Day 8 (Wednesday) – Chapels of the ten lepers, Jacob’s well, and St George… and back to the Old City


We left Nazareth at 7am and headed back through the West Bank. I started with a prayer for the stewardship of creation (see yesterday’s post to see why). It was ironic and yet not surprising that our trip back south would feature the single largest waste management failure I’ve ever witnessed. The garbage issue aside (and I will detail some of that below), today was an amazing day.

We first visited the Church of the Ten Lepers. This is where Jesus healed ten lepers. The church is built on a cave and cistern that is remembered as being a refuge for lepers in Jesus’ time. This Orthodox Church was a gem. We prayed prayers of healing for people in our lives. I won’t share my prayers with you all this post, but I felt the Holy Spirit moved in a powerful way in this place. After our brief service we were treated outside to coffee hour! Turkish Coffee and biscuits in a shady garden was a just what we all needed. It reminded me of home and the importance of simple hospitality.

We next drove through Nablus. We entered town through what was obviously a regional dump, garbage trucks and dump trucks were dumping trash as we drove by. Yet, the dump never really ended. On the side of the road there were piles of trash that had obviously been dumped by garbage trucks that dropped their loads before getting to the actual dump. Our lunch conversation revolved around how it was possible that none of us had ever heard a word about the garbage issues in Israel and the West Bank. This is the Holy Land, and yet the land is disrespected in a way that is hard to fathom.

After we had left the dump section of Nablus behind us we headed up Mt Gerizim (which is in Nablus). This part of Nablus was a pretty little city with one of the most amazing churches in the world.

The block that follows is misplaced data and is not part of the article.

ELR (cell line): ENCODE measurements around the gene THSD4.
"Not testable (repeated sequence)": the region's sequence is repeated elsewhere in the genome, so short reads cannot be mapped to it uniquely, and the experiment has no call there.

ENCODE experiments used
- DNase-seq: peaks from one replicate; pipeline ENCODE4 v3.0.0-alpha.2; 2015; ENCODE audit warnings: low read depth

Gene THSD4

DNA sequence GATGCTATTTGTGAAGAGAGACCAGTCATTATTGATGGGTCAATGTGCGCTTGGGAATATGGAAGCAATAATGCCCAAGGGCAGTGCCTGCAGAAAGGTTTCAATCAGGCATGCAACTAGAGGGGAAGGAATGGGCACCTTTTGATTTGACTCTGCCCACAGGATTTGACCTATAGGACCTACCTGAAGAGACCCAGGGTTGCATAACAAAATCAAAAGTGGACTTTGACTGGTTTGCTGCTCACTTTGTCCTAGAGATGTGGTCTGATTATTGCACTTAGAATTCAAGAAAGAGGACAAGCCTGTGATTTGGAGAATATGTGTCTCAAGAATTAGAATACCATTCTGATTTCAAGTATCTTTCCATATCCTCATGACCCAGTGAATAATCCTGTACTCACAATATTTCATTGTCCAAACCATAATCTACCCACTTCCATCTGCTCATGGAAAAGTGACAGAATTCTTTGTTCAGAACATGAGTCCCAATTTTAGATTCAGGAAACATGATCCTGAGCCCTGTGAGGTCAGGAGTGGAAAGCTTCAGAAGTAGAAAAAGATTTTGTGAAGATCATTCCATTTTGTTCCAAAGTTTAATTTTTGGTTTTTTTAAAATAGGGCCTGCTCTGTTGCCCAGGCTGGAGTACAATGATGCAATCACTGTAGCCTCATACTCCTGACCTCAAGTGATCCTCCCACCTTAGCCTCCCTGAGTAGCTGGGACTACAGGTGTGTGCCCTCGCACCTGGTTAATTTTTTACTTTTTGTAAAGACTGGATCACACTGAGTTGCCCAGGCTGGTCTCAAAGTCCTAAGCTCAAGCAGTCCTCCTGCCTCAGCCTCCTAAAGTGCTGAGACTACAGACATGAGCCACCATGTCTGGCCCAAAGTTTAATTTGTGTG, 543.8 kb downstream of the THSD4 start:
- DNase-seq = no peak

The Greek Orthodox Church of the Samaritan Woman. The church has an amazing history. In the basement is Jacob’s Well, the same well that the Samaritan woman was at when Jesus entered this town. I haven’t had time to check the tradition with archaeological records, but the fact that the church has been built above this well since Byzantine times and that fact that the well is still functional lend credence to the tradition. We gathered at the well, drank from it, and met the bishop who lives in the church / cathedral. He is an icon maker of the highest level, and he wrote many of the icons in the church. He also oversaw the building of the church when it was destroyed. The church has been bombed in recent years (there is a remnant if that explosion on the steps to the well. The priest before him was murdered by a Settler with an Axe, who wanted control of the well. The current bishop tracked down the murderer, was stabbed twelve times, and finally captured him and handed him over to the authorities. The priest who was murdered was canonized as a martyr by the Greek Orthodox Church. His tomb and an icon remembering his death (written by the bishop) is in the church. The ancient and modern history here was astounding.

The Bishop blessed me while I was there. He also anointed my hands with oil, which is customarily done at the ordination of a priest but was not done to me when I was ordained (that practice fell out of favor in our diocese in the 2000s – I don’t know if it has been revived.). I was grateful and, literally, blessed to be in his presence and have my hands (finally!) anointed by a bishop.

Our next stop was Tybei which is a Christian city in the West Bank. There is a brewery there, and we stopped to tour the brewery and sample some beers. My kind of pilgrimage! The beer here was excellent. They make a great White Ale and a malty IPA. Their stock beer is a Golden Lager which is great too. Of course any purchases here help the local
Christians, so I bought a T-shirt.